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J Family Med Prim Care. 2017 Jul-Sep;6(3):605-609. doi: 10.4103/2249-4863.214430.

How much do persons with diabetes in a rural area of South India know about diabetes management? A step toward person-centered care.

Author information

1
Department of Preventive and Social Medicine, Jawaharlal Institute of Postgraduate Medical Education and Research, Puducherry, India.
2
Department of Preventive and Social Medicine, Mahatma Gandhi Medical College and Research Institute, Puducherry, India.

Abstract

Introduction:

The burden of diabetes mellitus is increasing worldwide, more so in developing countries. Optimal diabetes care depends on adherence to management protocol, which can be brought about by shared decision-making. Patient's knowledge on life-threatening complications and preventive strategies for the same is a prerequisite for shared decision-making. Hence, this study was carried out among diabetes patients to assess the level of knowledge on different aspects of diabetes management.

Methodology:

A facility-based cross-sectional study was conducted among patients registered and seeking care from a Rural Primary Health Centre in Puducherry, South India. All the individuals with diabetes were included in the study. Trained MBBS interns interviewed the patients after obtaining informed consent. A semi-structured interview schedule was used to capture information on sociodemographic profile, disease characteristics, knowledge on different aspects of diabetes management, and prevention of diabetic complications. Data were entered and analyzed using EpiData software. Knowledge on each item was expressed as percentages.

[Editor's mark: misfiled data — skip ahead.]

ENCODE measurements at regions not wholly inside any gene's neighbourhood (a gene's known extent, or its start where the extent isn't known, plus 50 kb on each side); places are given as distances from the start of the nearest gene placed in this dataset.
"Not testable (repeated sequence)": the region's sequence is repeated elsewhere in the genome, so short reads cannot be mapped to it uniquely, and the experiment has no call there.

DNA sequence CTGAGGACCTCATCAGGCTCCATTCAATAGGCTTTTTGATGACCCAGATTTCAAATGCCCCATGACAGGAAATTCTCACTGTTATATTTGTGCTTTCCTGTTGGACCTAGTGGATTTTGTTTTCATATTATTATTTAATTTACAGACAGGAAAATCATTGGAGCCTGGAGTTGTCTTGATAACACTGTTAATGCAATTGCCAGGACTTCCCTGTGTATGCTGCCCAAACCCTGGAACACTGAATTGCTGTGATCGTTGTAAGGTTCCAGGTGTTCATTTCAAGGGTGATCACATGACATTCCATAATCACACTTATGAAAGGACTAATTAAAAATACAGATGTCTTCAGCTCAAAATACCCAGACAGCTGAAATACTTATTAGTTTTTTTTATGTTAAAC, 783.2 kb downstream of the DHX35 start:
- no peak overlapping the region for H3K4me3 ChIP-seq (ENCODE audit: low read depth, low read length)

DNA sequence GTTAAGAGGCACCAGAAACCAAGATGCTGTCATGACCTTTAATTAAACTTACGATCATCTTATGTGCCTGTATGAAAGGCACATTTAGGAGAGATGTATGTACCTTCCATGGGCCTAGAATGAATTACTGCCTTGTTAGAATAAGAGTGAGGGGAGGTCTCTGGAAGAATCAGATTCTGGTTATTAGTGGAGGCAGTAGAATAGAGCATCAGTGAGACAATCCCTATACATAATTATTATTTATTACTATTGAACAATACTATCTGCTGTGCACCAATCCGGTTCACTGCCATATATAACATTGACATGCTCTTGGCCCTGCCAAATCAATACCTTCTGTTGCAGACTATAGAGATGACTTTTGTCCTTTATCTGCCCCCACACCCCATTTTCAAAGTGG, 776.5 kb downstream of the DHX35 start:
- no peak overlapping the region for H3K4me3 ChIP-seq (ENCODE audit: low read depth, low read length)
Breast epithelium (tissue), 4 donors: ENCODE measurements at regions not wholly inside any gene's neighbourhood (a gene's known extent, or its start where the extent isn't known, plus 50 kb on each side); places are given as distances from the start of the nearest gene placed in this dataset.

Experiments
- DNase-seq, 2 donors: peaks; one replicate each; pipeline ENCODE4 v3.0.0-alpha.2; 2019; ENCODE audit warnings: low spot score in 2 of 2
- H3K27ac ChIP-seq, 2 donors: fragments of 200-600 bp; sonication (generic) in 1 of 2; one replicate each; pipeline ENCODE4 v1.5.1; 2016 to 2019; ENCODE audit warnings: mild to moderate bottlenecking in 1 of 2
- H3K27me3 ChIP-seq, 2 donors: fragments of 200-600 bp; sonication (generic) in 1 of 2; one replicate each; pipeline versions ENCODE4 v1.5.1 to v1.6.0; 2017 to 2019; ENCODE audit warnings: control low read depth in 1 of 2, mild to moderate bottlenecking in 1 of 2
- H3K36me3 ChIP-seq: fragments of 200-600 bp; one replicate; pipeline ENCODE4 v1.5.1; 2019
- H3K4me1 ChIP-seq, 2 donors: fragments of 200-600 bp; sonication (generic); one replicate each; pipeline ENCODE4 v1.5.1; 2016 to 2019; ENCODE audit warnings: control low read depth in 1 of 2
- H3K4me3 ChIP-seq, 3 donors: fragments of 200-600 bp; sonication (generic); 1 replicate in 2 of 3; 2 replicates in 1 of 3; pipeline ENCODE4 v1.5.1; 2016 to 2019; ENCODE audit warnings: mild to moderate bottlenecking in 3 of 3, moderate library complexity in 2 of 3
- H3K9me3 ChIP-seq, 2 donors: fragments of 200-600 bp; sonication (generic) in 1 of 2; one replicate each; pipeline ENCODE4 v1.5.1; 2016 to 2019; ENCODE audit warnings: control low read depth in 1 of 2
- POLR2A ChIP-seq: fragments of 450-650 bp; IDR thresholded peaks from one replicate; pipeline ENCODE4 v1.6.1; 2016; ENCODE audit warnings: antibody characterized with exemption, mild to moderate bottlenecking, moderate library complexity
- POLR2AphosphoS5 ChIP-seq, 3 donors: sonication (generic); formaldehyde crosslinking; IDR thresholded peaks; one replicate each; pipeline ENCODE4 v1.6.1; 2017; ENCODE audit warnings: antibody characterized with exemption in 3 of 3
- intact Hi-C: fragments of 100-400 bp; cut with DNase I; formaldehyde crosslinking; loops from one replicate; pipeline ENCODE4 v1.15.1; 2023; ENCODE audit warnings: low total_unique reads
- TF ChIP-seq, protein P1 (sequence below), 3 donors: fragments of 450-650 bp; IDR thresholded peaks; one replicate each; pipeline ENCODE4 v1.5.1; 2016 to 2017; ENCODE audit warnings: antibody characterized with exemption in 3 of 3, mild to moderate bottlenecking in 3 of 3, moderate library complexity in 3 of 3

Results:

Of the total 172 participants, 58% were females, 63% were aged between 31 and 60 years. About half of the participants had diabetes for more than 5 years. Of the total, about 83% knew that there is a need for lifelong treatment. About 51%, 44%, 21%, and 9% were aware that diabetes can cause complications to eye, renal, foot, and heart, respectively. Of the total, about 74%, 78%, 17%, 15%, 35%, and 56% knew the correct frequency for monitoring of blood sugars, blood pressure, renal function, lipid profile, fundus, and foot, respectively.

Conclusion:

This study shows that knowledge on few components of diabetes management is still limited, and there is a need to impart knowledge through health education to patients. Adequate knowledge on diabetes management principles is important for implementing patient-centered care in primary care setting.

KEYWORDS:

Diabetes complications; diabetes mellitus; knowledge; patient-centered care; primary care

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